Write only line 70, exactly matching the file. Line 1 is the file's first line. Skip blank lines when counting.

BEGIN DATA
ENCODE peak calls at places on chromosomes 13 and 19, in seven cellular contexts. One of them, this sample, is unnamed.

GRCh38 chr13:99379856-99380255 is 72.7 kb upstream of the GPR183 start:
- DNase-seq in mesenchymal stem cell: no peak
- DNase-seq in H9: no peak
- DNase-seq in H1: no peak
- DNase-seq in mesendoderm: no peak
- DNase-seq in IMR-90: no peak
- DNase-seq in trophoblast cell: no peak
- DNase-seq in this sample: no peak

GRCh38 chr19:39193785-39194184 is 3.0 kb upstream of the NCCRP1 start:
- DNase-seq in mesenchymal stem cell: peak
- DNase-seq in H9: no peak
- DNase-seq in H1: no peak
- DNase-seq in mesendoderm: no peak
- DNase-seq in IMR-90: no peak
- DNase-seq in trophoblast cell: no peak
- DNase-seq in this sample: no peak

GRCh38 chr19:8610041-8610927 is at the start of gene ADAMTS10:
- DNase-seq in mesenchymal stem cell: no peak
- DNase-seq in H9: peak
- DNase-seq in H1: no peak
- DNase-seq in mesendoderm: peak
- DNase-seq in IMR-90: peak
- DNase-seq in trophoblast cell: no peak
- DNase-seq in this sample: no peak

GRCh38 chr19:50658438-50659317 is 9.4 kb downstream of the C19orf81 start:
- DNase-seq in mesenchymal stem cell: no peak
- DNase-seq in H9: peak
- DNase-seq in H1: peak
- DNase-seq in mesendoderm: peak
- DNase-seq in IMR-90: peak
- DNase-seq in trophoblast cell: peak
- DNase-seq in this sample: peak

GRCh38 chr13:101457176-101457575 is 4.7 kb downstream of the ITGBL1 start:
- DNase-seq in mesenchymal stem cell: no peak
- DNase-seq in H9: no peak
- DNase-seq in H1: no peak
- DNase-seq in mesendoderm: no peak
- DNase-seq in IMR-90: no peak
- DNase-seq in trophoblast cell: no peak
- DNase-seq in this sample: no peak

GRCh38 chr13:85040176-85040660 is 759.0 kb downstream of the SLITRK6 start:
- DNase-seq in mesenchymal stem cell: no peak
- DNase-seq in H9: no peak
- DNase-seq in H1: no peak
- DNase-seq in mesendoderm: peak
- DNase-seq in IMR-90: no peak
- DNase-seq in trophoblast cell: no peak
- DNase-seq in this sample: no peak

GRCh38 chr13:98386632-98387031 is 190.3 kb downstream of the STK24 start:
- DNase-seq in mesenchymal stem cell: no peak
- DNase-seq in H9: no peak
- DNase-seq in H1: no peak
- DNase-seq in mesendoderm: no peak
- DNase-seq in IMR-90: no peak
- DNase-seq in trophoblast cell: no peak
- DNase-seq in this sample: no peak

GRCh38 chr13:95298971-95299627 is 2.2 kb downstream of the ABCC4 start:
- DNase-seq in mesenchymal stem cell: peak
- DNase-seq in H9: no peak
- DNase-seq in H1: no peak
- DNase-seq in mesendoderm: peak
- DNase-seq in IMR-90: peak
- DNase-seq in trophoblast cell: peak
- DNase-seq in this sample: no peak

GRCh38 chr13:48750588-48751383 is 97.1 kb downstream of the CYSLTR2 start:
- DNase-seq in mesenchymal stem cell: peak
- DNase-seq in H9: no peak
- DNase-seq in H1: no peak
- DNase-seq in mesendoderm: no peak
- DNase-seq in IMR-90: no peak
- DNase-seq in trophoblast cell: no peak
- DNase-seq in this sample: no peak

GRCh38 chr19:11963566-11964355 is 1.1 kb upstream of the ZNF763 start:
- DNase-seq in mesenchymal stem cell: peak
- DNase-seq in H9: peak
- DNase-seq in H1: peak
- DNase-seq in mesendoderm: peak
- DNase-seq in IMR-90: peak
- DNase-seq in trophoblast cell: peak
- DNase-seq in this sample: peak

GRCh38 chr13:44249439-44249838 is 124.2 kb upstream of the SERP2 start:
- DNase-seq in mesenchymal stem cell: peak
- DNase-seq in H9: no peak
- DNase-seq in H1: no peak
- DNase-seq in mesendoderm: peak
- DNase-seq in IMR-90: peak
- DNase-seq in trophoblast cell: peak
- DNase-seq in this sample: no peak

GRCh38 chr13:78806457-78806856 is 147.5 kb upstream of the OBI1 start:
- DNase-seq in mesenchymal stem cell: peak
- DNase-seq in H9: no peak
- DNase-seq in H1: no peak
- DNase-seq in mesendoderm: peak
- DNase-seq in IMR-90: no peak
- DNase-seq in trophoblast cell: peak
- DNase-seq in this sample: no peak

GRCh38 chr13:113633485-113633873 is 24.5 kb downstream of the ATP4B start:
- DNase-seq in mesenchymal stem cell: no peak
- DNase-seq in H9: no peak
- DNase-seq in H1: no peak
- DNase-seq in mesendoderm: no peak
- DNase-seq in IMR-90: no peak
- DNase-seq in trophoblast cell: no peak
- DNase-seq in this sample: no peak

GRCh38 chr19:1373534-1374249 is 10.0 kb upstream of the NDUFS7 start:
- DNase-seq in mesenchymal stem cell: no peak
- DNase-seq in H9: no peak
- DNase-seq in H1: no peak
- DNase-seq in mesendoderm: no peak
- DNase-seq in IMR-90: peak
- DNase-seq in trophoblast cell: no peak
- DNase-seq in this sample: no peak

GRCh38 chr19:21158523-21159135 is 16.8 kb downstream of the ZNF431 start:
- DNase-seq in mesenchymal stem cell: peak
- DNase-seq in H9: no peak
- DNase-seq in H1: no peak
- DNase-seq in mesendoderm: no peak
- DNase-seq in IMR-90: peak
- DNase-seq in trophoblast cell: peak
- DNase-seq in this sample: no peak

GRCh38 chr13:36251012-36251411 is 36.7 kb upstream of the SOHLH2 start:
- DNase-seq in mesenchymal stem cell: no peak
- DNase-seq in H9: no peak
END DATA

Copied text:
- DNase-seq in mesendoderm: no peak